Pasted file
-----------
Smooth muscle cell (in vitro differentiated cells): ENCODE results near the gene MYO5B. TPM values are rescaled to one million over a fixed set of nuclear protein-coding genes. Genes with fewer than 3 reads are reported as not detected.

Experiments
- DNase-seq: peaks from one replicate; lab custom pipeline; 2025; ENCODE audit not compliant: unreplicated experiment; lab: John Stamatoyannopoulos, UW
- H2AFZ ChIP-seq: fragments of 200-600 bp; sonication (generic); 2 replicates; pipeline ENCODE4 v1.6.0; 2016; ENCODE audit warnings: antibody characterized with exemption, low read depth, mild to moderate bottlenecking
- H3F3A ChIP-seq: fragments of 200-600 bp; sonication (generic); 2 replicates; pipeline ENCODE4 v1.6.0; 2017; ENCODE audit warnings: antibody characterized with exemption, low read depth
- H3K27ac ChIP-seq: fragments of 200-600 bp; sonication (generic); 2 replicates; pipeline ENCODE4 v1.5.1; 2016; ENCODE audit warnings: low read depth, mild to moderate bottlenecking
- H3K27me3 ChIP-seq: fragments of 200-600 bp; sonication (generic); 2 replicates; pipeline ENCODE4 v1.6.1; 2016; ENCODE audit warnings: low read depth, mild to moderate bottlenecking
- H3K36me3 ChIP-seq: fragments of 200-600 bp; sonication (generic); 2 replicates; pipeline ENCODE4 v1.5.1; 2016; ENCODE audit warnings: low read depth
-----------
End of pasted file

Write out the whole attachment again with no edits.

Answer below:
Smooth muscle cell (in vitro differentiated cells): ENCODE results near the gene MYO5B. TPM values are rescaled to one million over a fixed set of nuclear protein-coding genes. Genes with fewer than 3 reads are reported as not detected.

Experiments
- DNase-seq: peaks from one replicate; lab custom pipeline; 2025; ENCODE audit not compliant: unreplicated experiment; lab: John Stamatoyannopoulos, UW
- H2AFZ ChIP-seq: fragments of 200-600 bp; sonication (generic); 2 replicates; pipeline ENCODE4 v1.6.0; 2016; ENCODE audit warnings: antibody characterized with exemption, low read depth, mild to moderate bottlenecking
- H3F3A ChIP-seq: fragments of 200-600 bp; sonication (generic); 2 replicates; pipeline ENCODE4 v1.6.0; 2017; ENCODE audit warnings: antibody characterized with exemption, low read depth
- H3K27ac ChIP-seq: fragments of 200-600 bp; sonication (generic); 2 replicates; pipeline ENCODE4 v1.5.1; 2016; ENCODE audit warnings: low read depth, mild to moderate bottlenecking
- H3K27me3 ChIP-seq: fragments of 200-600 bp; sonication (generic); 2 replicates; pipeline ENCODE4 v1.6.1; 2016; ENCODE audit warnings: low read depth, mild to moderate bottlenecking
- H3K36me3 ChIP-seq: fragments of 200-600 bp; sonication (generic); 2 replicates; pipeline ENCODE4 v1.5.1; 2016; ENCODE audit warnings: low read depth